When setting up your event, the process allows you to create different ‘tickets’ for your event. I see each of our Professional Learning sessions being ‘an event’ and the different workshops offered being available through different ‘tickets’. The software allows you to limit the number of people who can obtain tickets for a particular event; this would be handy for some sessions in terms of limiting numbers to ensure a more personal and intimate learning experience. It is also possible to include additional information about each of sessions. This would be a chance to explain the learning intention, success criteria and any pre-requisites or actions required prior to attending the workshop session.

With the session created, you can then generate e-mail invitations for staff to log in and register for their sessions. The site also allows you to print your ticket or if you have the app installed in your mobile device, you can download it to your ticket.

On the day of the event, you can print a list of the people who have registered for each workshop.

Prior to attending….
Professional Learning time within schools is limited and often a lot of time is lost in getting people to sign up and register for new online tools or download new programs to use.

Presenters will need to specify what needs to be done prior to session in order to maximise hands-on learning time. This knowledge could be communicated via information sheets that include screen shots or through creating screencasting videos.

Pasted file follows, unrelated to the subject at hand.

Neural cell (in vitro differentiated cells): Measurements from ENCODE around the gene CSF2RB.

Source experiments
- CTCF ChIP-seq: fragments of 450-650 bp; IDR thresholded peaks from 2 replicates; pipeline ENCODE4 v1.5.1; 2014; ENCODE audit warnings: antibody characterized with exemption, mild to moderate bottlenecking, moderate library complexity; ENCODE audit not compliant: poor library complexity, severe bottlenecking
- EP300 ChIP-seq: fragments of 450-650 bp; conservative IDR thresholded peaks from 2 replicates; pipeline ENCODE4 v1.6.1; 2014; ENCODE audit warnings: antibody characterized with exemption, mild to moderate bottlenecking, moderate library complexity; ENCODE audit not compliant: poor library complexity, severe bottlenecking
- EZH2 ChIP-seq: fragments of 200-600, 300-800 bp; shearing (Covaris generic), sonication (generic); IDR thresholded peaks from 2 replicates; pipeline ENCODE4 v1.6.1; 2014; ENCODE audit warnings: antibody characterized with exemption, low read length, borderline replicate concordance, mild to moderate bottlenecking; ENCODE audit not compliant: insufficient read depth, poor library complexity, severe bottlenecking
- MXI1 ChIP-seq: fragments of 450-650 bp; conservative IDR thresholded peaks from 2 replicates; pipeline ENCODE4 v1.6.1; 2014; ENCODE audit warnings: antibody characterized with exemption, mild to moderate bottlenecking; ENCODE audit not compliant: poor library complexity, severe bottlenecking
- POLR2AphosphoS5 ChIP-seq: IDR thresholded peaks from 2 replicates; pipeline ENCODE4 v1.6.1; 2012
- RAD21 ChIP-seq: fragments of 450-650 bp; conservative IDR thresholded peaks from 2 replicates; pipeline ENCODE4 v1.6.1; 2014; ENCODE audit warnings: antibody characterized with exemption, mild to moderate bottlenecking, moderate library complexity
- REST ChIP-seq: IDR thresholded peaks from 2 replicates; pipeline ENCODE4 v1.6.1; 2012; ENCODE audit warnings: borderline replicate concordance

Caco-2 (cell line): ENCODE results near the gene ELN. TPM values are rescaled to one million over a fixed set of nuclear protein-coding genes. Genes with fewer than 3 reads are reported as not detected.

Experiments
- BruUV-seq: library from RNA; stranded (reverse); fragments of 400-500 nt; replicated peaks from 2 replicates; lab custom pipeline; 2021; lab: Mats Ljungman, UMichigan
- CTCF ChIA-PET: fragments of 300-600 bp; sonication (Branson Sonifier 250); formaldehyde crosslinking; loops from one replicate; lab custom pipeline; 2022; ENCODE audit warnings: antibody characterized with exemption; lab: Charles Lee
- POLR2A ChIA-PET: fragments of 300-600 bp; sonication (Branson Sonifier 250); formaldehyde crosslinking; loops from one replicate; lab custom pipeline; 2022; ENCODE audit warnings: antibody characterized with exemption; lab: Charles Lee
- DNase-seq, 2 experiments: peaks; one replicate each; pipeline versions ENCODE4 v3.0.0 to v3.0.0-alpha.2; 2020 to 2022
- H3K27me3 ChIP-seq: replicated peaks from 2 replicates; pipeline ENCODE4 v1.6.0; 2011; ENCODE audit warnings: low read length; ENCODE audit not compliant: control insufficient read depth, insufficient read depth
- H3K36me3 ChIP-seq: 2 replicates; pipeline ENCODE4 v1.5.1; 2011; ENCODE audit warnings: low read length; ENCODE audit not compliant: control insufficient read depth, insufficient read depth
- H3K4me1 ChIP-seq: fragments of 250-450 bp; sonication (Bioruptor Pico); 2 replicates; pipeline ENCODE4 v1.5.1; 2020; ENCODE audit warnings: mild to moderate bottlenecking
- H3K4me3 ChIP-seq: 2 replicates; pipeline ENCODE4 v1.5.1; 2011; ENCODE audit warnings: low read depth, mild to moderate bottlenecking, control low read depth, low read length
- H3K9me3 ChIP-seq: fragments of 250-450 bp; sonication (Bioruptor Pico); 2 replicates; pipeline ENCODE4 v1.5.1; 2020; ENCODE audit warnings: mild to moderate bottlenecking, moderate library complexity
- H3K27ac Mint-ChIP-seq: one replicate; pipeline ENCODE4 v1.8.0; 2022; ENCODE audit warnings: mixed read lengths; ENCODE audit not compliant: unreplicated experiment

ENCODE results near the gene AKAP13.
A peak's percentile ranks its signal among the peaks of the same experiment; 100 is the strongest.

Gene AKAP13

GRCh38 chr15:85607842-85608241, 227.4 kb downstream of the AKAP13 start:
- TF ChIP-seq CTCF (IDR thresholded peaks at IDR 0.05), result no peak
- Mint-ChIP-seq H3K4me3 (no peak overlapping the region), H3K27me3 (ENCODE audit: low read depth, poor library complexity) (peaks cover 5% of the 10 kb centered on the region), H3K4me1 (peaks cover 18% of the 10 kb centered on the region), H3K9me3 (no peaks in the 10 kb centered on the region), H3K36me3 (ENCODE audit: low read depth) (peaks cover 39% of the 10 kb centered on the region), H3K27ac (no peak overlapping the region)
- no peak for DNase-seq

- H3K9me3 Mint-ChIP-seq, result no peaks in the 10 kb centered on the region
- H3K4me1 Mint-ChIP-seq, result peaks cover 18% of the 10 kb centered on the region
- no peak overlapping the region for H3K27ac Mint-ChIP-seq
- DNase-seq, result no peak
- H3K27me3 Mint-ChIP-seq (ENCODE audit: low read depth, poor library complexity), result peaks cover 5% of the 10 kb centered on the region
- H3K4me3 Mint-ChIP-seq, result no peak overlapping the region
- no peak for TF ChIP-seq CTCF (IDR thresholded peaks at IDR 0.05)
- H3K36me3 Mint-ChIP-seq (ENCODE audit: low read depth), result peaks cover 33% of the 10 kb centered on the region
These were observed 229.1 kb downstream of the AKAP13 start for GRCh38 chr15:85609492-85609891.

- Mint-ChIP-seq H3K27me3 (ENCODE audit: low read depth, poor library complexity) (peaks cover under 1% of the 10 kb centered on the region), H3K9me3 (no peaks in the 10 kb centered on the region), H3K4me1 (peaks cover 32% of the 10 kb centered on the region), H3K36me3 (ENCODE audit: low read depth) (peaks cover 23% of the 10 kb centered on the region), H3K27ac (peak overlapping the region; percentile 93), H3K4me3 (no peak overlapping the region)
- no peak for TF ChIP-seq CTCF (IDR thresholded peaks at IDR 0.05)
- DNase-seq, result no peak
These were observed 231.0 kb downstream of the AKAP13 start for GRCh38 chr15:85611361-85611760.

Hands on, social, collaborative:
Sessions will not be “chalk and talk” or “death by powerpoint”. There will be opportunities for participants to engage with each other and practice skills that have been taught with the support of others around them. I’d like to see the use of a a shared Google Doc for collaborative note taking and a twitter hashtag for people to share their thinking and their learning as the presentation is taking place.

Have a “Call to Action”:
The professional learning session won’t be a ‘one off’; a requirement of each session will be a ‘call to action’ where participants will need to utilise their new learning back in the classroom environment.

Time for feedback, reflection and sharing:
A follow-up session in future weeks will allow participants the opportunity to share their experiences with others, discuss problems they encountered and ask further questions. I also feel this expectation will hold people accountable for taking action.

At the conclusion of each session, the participants will complete a short survey to provide feedback to the presenter about the content and style of their presentation, details of what they learnt and ways they can use the new learning. (The eventbrite software also allows manage survey responses following an event) The presenter will also complete a self-reflection on their session to identify strengths and areas of opportunity for future presentations. I’d also like to see some sort of coaching\reflection conversation to support the presenter, reflect on the experience and identify possible areas for improvement.

 

How do you\does your school deliver professional learning ?

Do you use a workshop model like this ? What have you found to be the strengths\challenges with an approach like this ?

Do you have a totally different model for professional learning ?